Habitat Definition No Longer Applies in Critical Habitat Designations

Nossaman LLP

On June 24, 2022, the U.S. Fish and Wildlife Service and the National Marine Fisheries Service (collectively, Services) published a final rule rescinding the Trump administration’s 2020 final rule defining “habitat” for the purpose of informing designation of areas as “critical habitat” (2020 Rule) under the Endangered Species Act (ESA). In rescinding the definition of “habitat,” the Services explained they were removing an “excessive constraint” on the agencies’ ability to designate critical habitat under the ESA. Specifically, the Services explained that there may be circumstances where unoccupied areas that do not currently or periodically contain the resources and conditions necessary to support one or more life processes of a species could nevertheless meet the definition of “habitat” and be essential for the conservation of the species. The rescission reflects the agencies’ intent to take a broader view of what constitutes “habitat” in the context of designating critical habitat.

The Services initially adopted the 2020 Rule in response to the U.S. Supreme Court’s holding in Weyerhaeuser Co. v. U.S. Fish and Wildlife Service, 139 S. Ct. 361, 372 (2018) (Weyerhaeuser), in which the Court held only those areas that are “habitat” for listed species are “eligible for designation.” In rescinding the 2020 Rule, the Services noted that Weyerhaeuser did not set forth what should or should not qualify as “habitat,” did not require the agencies to adopt a regulatory definition of the same, and, in the agencies’ view, did not extend beyond the particular record at issue in the case (i.e., designation of critical habitat for the dusky gopher frog). Given the Services’ current interpretation of Weyerhaeuser, the agencies now view it as “more appropriate” to determine what areas constitute “habitat” for a species on a “case-by-case basis using the best scientific data available for the particular species.” For more information on the 2020 Rule, see Nossaman’s previous blog post.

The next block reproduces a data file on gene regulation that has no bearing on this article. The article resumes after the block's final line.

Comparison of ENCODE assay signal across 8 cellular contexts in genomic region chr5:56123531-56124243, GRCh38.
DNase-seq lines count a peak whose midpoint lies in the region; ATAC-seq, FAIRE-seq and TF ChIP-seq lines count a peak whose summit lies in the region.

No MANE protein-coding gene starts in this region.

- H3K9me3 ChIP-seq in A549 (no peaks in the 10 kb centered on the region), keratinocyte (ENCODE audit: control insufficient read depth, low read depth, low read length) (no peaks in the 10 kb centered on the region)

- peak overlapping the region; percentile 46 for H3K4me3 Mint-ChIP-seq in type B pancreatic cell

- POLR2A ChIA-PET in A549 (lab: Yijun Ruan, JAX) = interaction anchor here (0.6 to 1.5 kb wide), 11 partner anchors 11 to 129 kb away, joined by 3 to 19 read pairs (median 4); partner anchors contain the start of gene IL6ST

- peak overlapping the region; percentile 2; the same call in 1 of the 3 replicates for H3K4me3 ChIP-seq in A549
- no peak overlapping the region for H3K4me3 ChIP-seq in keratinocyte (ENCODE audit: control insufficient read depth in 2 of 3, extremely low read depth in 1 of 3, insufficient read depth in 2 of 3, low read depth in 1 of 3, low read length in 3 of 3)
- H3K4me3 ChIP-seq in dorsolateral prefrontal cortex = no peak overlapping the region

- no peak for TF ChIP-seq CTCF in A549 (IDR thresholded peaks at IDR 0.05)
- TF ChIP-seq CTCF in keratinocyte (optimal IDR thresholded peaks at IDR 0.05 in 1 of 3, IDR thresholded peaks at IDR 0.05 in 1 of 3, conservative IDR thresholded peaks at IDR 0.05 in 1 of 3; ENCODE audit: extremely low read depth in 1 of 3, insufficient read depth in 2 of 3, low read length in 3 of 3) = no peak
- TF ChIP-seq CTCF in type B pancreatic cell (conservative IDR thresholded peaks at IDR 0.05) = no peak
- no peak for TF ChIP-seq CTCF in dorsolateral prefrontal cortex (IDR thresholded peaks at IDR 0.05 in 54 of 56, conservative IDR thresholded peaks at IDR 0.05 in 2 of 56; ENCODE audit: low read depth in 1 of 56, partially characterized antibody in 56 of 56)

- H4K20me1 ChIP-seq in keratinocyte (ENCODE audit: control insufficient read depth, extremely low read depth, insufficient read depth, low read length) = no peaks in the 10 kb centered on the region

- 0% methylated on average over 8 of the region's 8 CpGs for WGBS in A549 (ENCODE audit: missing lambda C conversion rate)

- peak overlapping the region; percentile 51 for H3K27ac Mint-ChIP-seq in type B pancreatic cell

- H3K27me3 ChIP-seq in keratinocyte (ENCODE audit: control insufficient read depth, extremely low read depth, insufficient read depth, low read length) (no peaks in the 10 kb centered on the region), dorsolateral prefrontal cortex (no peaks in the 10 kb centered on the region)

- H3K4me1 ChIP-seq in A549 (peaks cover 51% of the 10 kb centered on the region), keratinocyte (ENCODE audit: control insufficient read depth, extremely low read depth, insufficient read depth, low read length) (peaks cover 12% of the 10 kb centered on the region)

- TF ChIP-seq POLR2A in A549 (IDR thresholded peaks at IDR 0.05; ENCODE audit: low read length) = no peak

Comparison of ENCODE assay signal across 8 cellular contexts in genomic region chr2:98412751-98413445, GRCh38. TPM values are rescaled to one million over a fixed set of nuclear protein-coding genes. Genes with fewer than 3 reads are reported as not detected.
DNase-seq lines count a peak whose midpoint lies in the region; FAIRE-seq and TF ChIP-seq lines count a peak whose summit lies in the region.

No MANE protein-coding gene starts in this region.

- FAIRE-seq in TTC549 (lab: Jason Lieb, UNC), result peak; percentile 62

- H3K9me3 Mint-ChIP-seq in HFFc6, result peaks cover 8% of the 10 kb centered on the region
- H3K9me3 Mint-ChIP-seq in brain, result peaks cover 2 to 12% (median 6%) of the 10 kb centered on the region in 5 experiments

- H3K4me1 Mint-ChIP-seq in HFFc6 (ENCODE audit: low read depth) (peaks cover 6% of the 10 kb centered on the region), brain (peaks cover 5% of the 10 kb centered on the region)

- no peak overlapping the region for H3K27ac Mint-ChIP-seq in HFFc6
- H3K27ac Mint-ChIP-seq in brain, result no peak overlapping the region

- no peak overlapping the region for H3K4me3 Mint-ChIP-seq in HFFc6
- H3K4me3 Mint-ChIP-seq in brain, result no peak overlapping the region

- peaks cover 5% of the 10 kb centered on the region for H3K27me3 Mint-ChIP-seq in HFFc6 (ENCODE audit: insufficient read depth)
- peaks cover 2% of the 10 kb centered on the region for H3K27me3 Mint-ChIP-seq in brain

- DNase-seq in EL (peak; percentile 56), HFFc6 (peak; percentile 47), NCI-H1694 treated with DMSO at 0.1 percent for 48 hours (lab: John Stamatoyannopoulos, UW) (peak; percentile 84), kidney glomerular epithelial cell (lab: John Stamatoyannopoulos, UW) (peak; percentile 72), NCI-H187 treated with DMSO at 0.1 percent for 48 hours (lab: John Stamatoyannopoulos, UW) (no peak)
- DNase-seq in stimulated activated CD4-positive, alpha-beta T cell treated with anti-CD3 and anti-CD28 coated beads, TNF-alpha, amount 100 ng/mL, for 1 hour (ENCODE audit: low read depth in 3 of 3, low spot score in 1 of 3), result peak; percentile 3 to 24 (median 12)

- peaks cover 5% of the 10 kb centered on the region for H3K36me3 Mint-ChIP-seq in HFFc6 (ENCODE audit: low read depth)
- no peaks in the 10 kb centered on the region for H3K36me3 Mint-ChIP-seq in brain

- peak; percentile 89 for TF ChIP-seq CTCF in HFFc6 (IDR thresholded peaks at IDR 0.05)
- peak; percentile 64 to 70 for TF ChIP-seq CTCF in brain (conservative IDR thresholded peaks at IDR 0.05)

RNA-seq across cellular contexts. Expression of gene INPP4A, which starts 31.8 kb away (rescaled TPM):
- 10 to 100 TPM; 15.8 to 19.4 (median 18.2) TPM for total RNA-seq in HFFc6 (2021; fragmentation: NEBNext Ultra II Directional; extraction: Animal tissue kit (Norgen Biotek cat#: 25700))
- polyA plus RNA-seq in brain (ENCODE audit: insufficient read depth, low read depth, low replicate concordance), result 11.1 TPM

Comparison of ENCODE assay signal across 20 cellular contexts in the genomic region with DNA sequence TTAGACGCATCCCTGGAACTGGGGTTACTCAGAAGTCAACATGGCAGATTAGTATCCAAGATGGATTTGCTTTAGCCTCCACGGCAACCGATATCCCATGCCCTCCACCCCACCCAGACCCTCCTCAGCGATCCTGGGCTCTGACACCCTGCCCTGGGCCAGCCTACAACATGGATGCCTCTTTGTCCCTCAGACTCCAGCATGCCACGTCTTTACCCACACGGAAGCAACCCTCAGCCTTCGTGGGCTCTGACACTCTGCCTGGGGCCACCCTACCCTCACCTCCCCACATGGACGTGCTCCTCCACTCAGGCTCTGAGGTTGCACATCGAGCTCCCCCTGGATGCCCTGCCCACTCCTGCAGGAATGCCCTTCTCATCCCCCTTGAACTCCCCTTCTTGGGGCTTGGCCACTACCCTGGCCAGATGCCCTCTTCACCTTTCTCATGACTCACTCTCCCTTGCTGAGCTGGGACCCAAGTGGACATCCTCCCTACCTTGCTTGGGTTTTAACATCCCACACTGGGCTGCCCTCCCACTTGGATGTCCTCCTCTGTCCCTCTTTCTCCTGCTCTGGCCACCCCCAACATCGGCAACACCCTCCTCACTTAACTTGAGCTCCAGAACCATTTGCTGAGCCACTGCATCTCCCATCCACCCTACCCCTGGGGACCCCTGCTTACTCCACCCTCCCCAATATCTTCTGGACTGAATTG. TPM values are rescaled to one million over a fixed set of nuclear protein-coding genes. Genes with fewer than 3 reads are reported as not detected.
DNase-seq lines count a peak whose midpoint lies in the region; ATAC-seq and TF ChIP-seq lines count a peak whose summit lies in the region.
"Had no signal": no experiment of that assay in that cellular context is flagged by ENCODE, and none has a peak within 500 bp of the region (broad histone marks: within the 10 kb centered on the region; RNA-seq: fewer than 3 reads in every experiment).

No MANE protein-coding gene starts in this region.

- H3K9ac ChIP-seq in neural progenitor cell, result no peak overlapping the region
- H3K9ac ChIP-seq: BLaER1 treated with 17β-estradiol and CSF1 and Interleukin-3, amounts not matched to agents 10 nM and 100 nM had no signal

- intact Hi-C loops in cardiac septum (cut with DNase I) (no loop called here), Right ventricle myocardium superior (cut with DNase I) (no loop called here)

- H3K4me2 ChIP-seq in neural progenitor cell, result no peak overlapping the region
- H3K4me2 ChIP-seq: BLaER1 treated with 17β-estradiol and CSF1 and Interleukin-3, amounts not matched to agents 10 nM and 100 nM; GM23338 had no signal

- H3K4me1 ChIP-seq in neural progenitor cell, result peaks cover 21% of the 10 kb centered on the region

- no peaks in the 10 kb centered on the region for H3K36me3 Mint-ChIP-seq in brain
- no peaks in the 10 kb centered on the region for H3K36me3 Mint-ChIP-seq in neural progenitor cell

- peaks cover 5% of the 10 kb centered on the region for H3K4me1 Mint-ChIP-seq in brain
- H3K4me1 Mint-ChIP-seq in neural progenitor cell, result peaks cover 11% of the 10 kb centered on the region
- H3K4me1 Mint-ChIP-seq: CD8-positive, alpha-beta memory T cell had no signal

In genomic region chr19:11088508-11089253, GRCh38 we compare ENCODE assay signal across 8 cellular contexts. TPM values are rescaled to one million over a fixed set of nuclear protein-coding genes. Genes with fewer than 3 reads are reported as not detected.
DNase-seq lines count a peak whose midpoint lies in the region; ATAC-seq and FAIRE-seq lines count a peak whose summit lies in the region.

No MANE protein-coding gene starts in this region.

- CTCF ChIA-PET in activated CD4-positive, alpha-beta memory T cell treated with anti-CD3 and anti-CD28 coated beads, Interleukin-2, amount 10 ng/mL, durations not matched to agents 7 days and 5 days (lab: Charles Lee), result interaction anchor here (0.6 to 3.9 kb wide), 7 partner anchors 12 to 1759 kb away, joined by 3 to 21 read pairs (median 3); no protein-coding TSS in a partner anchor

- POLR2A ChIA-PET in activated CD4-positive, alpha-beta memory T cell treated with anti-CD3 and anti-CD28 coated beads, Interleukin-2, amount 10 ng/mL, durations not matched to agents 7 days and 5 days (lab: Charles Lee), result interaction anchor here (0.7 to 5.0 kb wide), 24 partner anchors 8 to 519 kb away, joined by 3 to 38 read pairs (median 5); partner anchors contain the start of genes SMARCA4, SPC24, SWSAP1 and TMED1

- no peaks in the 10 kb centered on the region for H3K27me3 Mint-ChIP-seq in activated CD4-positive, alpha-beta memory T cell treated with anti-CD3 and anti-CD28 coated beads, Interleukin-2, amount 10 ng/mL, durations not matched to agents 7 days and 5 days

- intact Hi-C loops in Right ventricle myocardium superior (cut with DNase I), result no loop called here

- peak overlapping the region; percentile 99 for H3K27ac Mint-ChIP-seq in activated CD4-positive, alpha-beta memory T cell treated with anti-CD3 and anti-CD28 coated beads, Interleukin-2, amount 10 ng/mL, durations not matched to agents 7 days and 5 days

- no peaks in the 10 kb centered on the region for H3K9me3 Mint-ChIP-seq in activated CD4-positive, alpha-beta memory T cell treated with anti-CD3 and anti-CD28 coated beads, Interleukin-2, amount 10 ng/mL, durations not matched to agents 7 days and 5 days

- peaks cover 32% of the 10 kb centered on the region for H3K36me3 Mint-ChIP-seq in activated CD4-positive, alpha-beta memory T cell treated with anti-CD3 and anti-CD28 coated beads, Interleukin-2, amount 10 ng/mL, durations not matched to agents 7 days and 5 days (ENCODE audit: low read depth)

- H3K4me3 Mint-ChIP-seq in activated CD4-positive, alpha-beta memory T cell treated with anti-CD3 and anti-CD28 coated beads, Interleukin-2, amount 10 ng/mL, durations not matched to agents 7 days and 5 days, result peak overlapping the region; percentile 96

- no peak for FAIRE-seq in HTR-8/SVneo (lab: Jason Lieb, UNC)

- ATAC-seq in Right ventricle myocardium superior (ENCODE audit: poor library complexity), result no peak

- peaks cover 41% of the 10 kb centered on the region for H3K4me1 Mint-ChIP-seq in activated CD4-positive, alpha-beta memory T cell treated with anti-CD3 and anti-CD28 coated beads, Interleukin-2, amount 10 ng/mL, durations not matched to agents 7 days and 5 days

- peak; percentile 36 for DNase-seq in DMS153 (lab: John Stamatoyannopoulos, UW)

DISCLAIMER: Because of the generality of this update, the information provided herein may not be applicable in all situations and should not be acted upon without specific legal advice based on particular situations.

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